Occultism For Beginners: Now Available!

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In what may be the most odd discovery I’ve made as I was updating files and re-editing and organizing, I suddenly remembered that for the first few works I ever edited there aren’t individual entries on my blogs since I had merely compiled them on one general update.

This particular work is one of the first I ever edited, now refined into a 5×8 format with a few typographical errors eliminated and a new cover. Here, Dower ruminates on biology, chemistry, and early radiological studies and formulates a sort of synchronistic worldview (As above, so below!) which coincides, he believes, with both eastern and western philosophy. Altogether it’s a fine work and one I recommend as a few must-read works on the subject.

64 pages.

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Fama Fraternitatis: Now Available!

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And here it is; one of the most important works I never originally thought to release an edition of- the famous Fama Fraternitatis, first worked into English by Thomas Vaughan, that selfsame work which inspired occult changes in its own era and long after.

Containing a great deal of content in only a few pages, for someone like myself the most interesting inclusions are those which overlap it with the type of occult of Trithemius and Pontanus among others- with everburning lights and strange mechanisms and symbology. The Fama Fraternitatis formed the backbone of what was represented as an order so wise in its era that members could prolong human longevity to centuries, make gold, cure any disease, and speak with spirits.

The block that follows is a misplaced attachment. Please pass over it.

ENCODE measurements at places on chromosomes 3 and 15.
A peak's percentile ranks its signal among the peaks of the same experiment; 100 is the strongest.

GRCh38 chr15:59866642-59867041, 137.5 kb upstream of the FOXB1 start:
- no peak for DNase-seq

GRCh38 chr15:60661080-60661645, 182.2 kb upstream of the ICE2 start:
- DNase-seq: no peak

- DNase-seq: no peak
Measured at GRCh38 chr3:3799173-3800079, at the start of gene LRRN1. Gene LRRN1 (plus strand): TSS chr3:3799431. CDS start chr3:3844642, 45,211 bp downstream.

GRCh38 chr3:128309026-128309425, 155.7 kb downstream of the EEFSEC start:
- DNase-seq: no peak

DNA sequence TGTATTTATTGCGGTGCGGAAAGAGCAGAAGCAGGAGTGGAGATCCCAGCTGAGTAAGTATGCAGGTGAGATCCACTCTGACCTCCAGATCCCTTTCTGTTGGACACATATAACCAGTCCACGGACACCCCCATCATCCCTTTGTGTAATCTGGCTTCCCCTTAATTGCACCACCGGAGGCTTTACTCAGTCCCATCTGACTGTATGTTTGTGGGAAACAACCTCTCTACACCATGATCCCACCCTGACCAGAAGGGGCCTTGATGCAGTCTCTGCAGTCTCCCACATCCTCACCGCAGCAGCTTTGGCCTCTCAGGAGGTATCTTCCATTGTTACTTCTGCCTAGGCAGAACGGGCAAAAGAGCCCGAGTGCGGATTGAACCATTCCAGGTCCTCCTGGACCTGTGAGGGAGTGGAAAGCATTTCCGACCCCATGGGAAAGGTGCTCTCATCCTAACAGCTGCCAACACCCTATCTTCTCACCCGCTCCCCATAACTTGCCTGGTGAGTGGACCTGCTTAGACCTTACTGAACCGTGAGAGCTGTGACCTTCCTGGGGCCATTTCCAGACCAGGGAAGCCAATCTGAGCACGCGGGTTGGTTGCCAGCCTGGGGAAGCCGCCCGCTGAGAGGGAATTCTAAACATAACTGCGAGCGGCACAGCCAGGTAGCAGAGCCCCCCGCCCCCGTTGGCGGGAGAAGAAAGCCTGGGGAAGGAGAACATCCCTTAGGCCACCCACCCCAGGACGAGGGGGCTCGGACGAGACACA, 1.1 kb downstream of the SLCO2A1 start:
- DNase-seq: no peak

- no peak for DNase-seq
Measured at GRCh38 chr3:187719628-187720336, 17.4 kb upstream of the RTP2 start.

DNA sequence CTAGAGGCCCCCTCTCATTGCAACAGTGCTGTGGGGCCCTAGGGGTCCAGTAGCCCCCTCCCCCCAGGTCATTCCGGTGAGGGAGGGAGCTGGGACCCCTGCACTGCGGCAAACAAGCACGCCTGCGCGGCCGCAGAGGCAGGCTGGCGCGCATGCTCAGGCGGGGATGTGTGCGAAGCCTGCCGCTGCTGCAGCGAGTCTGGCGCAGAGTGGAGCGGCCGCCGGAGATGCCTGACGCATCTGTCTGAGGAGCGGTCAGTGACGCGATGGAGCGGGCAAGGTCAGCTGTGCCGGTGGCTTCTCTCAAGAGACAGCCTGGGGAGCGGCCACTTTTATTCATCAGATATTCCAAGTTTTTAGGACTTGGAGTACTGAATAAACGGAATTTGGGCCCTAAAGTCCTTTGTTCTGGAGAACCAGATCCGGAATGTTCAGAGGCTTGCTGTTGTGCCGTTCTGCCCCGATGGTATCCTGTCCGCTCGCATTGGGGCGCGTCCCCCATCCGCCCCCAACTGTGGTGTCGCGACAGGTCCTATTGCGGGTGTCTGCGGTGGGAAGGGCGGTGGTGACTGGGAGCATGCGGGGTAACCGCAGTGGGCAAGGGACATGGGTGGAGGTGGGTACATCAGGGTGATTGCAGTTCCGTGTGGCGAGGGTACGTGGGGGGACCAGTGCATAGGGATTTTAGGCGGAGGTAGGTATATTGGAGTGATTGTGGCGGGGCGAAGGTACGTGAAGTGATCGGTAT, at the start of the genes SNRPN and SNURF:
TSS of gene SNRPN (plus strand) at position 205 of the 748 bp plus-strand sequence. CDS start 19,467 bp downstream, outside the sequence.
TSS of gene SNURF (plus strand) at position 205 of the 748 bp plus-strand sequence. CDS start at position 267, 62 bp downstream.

24 pages.

Concerning the Hermetic Art: Now Available!

 

This little text is more an academic study of alchemy than anything else; although it entitles itself after Hermeticism, the philosophical side of transformation is only half the content here; the other half details some primary sources of, and allusions to, physical alchemy, especially the composition of the green lion and the philosophic fire spoken of by Pontanus and others. It refers also to Flamel and Geber among others.

Altogether it’s a good work; a bit on the dense side, but with several very literal, straight-forward passages with regards to the physical alchemical component that seems of greater interest to most. Importantly, the work echoes (multiple times from multiple sources) that alchemy is veiled and hidden from the unwise, and that multiple traps have been laid for those seeking to simply turn things into gold and become wealthy.

52 pages.